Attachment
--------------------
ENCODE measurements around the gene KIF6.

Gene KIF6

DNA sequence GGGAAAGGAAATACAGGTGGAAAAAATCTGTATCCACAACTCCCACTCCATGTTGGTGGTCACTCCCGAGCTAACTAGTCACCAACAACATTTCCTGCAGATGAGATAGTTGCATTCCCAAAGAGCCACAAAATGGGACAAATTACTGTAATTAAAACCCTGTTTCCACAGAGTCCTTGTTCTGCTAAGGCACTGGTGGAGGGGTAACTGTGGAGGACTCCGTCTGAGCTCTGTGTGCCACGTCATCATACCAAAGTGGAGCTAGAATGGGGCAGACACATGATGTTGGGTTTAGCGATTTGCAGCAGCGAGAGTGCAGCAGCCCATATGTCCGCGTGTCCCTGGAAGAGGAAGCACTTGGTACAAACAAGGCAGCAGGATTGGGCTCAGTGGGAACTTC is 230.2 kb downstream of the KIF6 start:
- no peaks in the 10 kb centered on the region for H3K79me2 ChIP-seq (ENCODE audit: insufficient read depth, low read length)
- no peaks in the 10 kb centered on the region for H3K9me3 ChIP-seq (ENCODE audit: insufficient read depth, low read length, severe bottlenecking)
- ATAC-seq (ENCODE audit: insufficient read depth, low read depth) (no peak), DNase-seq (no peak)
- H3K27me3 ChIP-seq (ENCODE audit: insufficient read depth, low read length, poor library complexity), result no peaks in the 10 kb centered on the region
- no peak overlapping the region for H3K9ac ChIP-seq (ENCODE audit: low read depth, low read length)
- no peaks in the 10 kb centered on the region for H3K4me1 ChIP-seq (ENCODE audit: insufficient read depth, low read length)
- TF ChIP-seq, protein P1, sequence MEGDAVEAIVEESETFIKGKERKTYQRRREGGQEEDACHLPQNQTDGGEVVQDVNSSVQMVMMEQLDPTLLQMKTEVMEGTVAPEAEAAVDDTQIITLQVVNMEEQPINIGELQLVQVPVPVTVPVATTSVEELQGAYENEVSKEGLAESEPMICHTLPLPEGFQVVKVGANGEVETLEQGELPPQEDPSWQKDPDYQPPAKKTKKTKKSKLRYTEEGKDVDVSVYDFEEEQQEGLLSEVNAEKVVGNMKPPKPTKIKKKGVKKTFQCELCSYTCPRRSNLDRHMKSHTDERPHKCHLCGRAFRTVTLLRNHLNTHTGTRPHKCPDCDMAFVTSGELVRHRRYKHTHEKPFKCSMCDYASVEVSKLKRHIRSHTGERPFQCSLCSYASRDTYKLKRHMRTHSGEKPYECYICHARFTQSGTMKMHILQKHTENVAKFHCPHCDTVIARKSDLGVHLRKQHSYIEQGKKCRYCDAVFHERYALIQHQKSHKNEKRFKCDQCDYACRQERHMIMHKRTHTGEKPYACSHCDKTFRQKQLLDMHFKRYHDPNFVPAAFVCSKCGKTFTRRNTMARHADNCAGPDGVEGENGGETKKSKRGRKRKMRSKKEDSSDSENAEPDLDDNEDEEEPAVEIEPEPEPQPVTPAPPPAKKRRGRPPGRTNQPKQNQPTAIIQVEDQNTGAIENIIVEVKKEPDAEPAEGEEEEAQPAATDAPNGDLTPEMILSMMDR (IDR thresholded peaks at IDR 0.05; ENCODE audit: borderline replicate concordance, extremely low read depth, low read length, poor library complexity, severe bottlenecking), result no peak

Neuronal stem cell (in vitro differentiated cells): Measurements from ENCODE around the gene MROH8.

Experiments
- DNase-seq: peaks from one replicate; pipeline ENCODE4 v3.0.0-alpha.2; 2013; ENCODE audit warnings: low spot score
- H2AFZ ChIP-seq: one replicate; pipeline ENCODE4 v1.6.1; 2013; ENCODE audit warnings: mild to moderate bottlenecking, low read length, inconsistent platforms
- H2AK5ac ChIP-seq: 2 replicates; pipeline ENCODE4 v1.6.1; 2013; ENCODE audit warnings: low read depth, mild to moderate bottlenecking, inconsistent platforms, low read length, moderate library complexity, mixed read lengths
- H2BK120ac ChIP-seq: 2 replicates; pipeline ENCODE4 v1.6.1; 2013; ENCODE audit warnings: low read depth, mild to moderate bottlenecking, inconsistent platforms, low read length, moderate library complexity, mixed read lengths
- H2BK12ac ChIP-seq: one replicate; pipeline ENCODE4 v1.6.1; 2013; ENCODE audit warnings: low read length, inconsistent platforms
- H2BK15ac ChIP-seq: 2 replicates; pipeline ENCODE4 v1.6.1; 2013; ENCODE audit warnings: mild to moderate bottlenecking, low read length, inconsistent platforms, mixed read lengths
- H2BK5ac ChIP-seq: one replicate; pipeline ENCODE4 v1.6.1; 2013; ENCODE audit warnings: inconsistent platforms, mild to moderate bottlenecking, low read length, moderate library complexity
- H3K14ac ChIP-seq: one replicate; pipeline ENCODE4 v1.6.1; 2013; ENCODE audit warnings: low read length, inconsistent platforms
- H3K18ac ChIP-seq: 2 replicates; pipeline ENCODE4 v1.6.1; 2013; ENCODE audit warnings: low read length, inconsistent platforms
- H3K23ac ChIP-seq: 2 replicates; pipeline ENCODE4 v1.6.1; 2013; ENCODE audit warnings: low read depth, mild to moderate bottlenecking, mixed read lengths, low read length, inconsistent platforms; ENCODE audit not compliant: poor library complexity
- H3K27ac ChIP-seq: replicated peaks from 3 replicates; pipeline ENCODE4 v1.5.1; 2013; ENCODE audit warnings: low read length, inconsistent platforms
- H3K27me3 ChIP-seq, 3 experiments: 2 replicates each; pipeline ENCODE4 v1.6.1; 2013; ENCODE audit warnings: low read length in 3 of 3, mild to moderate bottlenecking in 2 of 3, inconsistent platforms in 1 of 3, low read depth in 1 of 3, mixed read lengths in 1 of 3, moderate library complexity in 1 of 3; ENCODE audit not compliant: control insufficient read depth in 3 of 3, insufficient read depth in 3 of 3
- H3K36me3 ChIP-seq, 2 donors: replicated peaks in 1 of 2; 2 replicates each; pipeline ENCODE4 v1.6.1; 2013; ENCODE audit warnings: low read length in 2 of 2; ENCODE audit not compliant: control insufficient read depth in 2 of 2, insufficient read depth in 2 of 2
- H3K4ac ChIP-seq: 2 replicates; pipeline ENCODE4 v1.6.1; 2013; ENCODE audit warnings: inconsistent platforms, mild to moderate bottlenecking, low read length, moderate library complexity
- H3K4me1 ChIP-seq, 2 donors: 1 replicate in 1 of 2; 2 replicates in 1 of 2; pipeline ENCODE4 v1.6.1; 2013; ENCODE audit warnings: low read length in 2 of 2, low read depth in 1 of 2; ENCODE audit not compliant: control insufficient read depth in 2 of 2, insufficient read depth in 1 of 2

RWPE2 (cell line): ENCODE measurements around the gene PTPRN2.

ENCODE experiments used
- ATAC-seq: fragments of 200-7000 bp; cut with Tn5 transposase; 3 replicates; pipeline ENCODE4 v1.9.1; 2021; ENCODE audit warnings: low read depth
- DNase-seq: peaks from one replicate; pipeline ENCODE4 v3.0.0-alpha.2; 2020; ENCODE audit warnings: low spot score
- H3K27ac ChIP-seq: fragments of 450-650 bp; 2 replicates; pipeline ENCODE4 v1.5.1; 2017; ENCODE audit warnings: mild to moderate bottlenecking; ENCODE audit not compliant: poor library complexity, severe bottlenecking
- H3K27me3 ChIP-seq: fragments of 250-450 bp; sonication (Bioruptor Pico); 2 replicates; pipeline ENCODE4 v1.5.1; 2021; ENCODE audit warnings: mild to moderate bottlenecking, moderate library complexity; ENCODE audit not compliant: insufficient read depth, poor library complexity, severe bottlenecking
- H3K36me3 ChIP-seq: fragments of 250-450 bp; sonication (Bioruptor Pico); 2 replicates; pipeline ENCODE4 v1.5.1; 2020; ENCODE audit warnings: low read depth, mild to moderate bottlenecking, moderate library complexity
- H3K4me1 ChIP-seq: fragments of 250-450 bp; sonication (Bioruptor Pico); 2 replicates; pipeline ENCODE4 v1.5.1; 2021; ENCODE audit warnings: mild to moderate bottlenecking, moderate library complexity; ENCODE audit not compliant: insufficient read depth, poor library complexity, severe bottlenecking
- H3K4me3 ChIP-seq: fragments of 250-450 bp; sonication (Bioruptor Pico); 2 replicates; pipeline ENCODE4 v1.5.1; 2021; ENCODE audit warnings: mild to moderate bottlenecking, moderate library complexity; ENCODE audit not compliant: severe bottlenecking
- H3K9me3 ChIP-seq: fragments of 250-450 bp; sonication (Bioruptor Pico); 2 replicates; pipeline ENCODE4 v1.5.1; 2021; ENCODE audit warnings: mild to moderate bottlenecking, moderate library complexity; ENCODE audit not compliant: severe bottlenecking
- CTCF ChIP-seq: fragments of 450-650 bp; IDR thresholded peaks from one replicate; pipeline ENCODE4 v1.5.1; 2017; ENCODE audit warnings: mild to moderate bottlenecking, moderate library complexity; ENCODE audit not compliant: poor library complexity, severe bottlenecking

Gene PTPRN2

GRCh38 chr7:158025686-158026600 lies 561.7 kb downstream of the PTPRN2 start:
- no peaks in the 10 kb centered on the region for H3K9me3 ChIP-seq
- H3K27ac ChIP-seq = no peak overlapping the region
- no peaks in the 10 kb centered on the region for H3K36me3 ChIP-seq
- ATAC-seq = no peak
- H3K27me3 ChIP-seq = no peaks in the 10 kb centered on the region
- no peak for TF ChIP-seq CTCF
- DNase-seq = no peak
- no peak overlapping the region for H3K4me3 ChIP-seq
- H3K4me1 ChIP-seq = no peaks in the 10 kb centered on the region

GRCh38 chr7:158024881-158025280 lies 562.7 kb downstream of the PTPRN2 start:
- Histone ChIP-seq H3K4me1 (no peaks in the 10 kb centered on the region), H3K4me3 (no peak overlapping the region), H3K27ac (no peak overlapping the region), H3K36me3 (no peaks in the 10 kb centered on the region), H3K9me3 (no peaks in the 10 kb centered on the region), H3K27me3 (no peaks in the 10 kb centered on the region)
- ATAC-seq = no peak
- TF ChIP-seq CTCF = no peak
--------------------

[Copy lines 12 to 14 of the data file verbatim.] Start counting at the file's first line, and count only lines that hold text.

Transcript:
Experiments
- DNase-seq: peaks from one replicate; pipeline ENCODE4 v3.0.0-alpha.2; 2013; ENCODE audit warnings: low spot score
- H2AFZ ChIP-seq: one replicate; pipeline ENCODE4 v1.6.1; 2013; ENCODE audit warnings: mild to moderate bottlenecking, low read length, inconsistent platforms